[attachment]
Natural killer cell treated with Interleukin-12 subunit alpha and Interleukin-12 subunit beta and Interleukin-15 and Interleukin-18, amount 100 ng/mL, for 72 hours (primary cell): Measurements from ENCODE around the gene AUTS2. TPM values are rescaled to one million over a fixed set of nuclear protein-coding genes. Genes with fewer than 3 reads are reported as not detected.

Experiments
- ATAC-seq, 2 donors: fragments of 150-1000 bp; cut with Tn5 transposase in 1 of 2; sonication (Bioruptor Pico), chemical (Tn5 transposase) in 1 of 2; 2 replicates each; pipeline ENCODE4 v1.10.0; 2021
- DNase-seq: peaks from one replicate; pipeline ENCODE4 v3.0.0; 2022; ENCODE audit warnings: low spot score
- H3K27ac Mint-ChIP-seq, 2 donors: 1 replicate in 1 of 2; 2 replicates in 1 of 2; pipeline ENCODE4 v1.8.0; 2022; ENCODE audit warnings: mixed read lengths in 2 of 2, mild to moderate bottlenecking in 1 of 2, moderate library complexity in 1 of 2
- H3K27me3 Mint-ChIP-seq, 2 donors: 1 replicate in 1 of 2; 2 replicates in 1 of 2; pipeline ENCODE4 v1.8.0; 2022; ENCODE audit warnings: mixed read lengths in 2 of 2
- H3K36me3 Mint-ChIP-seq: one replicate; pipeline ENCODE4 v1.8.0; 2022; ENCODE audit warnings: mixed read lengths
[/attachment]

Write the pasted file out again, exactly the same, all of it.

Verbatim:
Natural killer cell treated with Interleukin-12 subunit alpha and Interleukin-12 subunit beta and Interleukin-15 and Interleukin-18, amount 100 ng/mL, for 72 hours (primary cell): Measurements from ENCODE around the gene AUTS2. TPM values are rescaled to one million over a fixed set of nuclear protein-coding genes. Genes with fewer than 3 reads are reported as not detected.

Experiments
- ATAC-seq, 2 donors: fragments of 150-1000 bp; cut with Tn5 transposase in 1 of 2; sonication (Bioruptor Pico), chemical (Tn5 transposase) in 1 of 2; 2 replicates each; pipeline ENCODE4 v1.10.0; 2021
- DNase-seq: peaks from one replicate; pipeline ENCODE4 v3.0.0; 2022; ENCODE audit warnings: low spot score
- H3K27ac Mint-ChIP-seq, 2 donors: 1 replicate in 1 of 2; 2 replicates in 1 of 2; pipeline ENCODE4 v1.8.0; 2022; ENCODE audit warnings: mixed read lengths in 2 of 2, mild to moderate bottlenecking in 1 of 2, moderate library complexity in 1 of 2
- H3K27me3 Mint-ChIP-seq, 2 donors: 1 replicate in 1 of 2; 2 replicates in 1 of 2; pipeline ENCODE4 v1.8.0; 2022; ENCODE audit warnings: mixed read lengths in 2 of 2
- H3K36me3 Mint-ChIP-seq: one replicate; pipeline ENCODE4 v1.8.0; 2022; ENCODE audit warnings: mixed read lengths